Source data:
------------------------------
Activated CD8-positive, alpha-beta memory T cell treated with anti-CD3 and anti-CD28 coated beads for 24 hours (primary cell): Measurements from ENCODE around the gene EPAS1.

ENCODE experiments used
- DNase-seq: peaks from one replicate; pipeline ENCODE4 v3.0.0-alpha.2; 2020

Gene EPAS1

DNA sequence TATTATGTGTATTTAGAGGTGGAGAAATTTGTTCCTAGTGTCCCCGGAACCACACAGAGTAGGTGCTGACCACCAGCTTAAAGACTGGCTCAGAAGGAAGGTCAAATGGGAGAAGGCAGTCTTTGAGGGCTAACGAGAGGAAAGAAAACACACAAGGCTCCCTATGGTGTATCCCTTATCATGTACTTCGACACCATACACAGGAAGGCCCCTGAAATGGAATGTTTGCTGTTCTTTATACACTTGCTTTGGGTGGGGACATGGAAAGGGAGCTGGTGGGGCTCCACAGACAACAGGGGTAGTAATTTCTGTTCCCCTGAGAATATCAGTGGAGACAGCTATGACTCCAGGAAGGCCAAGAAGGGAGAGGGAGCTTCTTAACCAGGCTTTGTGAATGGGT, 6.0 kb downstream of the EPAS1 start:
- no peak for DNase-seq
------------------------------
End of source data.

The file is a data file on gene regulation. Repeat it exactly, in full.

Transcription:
Activated CD8-positive, alpha-beta memory T cell treated with anti-CD3 and anti-CD28 coated beads for 24 hours (primary cell): Measurements from ENCODE around the gene EPAS1.

ENCODE experiments used
- DNase-seq: peaks from one replicate; pipeline ENCODE4 v3.0.0-alpha.2; 2020

Gene EPAS1

DNA sequence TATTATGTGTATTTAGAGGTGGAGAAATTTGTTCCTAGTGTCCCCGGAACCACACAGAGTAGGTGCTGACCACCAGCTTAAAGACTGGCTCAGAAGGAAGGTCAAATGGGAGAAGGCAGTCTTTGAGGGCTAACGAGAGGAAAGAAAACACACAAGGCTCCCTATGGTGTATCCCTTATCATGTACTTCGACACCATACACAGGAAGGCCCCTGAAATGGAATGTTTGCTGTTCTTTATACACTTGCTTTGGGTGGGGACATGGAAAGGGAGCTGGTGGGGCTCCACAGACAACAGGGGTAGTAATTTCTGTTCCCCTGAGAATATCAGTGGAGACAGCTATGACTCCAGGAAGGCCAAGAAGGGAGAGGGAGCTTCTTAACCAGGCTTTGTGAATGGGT, 6.0 kb downstream of the EPAS1 start:
- no peak for DNase-seq